Three special processes seen in the PE25 shows in Paris

Credit: Louis Vuitton 


"We live in a society that zooms in and zooms out very easily. So I wanted to make sure that when people zoomed in on fabrics and embroidery they were looking at something they had never seen before." That's how Pharrell Williams, creative director of Louis Vuitton, describes the concept behind some of the most intricate and interesting workmanship seen on the Spring Summer 2025 Men's collection runway. And which we find in many of this men's season's runway shows, where much play was made on optical illusion, inviting attendees to go beyond the first glance to appreciate the intricacies of the workings of garments and accessories.


It happens precisely at Vuitton, where the camouflage pattern that appears to be printed on the shirt turns out instead to be a complicated game of embroidery that alone required the skill of 30 artisans, each of whom worked on it for 10 days. The same complexity is found in Dior's fashion show: the floral jacket in look 44 took 600 hours of manual labor to make, and only from very close up can you tell that it is not a print, but an embroidery. Challenging workmanship that is reflected in the wishes of the maison's typical customer: We have a lot of customers who buy special pieces," reveals Kim Jones. Therefore, do not think that these are only objects designed for the show: craftsmanship is a value that is increasingly central at this time, and brands are aware of it.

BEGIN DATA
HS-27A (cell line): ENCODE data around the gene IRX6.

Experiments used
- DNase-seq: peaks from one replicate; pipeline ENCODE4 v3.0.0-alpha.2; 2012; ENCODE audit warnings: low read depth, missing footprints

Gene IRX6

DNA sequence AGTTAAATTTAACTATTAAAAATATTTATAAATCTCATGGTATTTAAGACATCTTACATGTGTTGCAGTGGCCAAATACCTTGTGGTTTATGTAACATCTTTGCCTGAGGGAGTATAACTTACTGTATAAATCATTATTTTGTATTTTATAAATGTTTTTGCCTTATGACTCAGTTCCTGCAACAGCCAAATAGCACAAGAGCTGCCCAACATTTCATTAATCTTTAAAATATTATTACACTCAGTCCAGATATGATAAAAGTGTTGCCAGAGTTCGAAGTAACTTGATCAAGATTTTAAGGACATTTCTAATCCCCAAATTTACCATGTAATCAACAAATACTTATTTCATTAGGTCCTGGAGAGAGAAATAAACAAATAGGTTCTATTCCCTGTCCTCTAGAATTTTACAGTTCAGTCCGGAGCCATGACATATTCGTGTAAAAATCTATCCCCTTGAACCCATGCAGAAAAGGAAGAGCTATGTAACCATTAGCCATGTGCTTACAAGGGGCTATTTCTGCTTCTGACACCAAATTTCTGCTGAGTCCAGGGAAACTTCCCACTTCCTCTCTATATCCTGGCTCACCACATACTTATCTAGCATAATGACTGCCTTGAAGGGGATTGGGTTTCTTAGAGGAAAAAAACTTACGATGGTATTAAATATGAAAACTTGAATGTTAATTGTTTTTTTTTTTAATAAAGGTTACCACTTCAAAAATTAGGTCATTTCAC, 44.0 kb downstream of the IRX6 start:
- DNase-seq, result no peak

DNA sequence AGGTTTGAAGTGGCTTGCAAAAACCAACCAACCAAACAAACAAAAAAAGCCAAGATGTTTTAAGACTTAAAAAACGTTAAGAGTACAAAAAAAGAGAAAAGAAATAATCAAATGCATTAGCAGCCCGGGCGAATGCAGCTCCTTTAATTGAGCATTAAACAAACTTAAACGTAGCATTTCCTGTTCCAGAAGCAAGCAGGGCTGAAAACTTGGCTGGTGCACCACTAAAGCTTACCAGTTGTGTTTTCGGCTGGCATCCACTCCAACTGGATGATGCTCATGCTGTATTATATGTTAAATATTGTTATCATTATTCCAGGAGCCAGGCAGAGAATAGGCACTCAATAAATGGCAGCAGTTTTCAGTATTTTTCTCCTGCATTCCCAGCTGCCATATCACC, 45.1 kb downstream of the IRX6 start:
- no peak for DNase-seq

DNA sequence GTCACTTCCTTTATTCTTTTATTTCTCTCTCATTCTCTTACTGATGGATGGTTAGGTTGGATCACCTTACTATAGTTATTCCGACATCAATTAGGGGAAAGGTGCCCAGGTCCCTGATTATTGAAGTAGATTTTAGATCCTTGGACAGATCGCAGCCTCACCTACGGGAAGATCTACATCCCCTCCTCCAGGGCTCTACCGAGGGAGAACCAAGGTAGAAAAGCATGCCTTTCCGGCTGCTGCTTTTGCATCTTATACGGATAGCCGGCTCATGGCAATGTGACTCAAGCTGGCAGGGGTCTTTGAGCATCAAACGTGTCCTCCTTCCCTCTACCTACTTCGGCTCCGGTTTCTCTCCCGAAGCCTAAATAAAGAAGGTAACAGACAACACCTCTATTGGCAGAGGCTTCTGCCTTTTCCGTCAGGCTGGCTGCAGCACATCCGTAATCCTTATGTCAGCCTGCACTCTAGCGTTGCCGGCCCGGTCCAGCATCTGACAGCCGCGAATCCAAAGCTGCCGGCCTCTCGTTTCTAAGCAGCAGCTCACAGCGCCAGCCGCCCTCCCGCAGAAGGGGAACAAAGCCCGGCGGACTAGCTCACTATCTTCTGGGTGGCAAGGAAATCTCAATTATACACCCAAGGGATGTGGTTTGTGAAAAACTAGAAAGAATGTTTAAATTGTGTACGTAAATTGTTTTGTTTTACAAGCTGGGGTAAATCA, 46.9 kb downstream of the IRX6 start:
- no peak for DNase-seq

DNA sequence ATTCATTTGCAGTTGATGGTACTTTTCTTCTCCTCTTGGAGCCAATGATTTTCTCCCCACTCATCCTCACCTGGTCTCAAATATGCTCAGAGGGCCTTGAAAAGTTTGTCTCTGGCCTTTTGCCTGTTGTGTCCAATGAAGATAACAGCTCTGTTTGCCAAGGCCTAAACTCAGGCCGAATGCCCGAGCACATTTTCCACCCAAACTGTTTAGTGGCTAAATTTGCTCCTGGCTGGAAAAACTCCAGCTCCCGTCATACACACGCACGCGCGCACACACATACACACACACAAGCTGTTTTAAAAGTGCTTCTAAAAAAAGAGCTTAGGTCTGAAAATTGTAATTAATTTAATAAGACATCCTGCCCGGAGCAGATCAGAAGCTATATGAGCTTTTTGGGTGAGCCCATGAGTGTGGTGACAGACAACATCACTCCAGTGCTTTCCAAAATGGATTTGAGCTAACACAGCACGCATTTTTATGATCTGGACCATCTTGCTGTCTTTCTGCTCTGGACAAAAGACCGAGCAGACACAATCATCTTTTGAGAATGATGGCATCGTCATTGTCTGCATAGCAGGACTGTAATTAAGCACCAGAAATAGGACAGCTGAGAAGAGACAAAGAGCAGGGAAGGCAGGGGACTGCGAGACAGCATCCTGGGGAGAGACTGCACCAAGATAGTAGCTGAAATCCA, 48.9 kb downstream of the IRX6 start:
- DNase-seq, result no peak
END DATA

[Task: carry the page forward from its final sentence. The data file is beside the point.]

It means floating ink, and it is an ancient Japanese technique for decorating paper, with the ink being floated on the water in which the sheets are immersed. Dries Van Noten used it for his latest collection, the one with which he bade farewell to his eponymous brand as creative director: leaves and flowers appear on the very light layers that make up the looks, each of which is a unique piece precisely because of the particularity of this technique, which does not allow the same design to be obtained twice.

It is once again the work of the Italian Superlative the vest on the Spring Summer 2025 Men's Runway by Loewe. As in the case of the bustier made for singer Ariana Grande at the MET, the fashion house commissioned the Brescia-based company to make two garments in Superlativa pearl, a special mother-of-pearl that allows it to be made into sheets that can thus be applied to a variety of surfaces: here it is a leather garment molded to form a rigid tank top with pearly hues.



🖋: Francesca Zaccagnini 

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